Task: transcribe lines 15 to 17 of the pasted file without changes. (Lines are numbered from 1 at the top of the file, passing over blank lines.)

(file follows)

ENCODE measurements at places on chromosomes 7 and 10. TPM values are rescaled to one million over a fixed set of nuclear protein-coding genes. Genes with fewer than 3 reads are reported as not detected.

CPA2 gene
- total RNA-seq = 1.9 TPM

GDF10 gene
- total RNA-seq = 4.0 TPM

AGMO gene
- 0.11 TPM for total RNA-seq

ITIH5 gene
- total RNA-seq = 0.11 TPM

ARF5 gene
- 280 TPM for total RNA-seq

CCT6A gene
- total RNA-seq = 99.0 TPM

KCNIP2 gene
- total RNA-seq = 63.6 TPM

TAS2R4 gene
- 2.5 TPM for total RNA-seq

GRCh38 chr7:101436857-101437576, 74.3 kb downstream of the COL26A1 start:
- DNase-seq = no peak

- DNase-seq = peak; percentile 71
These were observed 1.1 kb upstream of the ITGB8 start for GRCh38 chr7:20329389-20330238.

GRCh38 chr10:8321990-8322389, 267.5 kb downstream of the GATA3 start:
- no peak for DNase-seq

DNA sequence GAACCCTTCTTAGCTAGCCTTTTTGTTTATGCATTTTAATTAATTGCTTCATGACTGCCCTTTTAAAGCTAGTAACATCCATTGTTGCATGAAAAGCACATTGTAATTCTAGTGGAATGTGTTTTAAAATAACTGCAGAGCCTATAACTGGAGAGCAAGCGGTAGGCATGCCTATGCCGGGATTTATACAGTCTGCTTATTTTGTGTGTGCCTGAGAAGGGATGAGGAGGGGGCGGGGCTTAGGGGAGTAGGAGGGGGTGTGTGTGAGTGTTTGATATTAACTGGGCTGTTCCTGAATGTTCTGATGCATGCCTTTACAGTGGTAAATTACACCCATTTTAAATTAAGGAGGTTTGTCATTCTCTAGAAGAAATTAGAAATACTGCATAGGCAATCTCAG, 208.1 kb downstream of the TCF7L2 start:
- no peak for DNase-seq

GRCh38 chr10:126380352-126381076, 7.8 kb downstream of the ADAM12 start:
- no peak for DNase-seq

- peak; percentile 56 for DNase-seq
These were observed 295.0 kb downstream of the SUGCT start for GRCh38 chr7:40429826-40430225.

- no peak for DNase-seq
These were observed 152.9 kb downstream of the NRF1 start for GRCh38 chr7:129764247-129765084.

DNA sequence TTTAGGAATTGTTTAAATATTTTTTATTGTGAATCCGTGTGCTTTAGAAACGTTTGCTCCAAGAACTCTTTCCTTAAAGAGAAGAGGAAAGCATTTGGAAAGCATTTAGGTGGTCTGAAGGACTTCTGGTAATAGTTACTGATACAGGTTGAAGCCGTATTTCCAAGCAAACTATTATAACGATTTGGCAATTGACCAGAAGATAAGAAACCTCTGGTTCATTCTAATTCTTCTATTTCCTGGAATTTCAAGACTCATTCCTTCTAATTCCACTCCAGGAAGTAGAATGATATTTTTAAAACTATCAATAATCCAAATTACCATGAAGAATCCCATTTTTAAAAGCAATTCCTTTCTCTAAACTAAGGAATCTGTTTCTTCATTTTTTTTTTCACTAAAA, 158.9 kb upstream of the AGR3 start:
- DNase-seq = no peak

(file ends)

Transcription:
- total RNA-seq = 63.6 TPM

TAS2R4 gene
- 2.5 TPM for total RNA-seq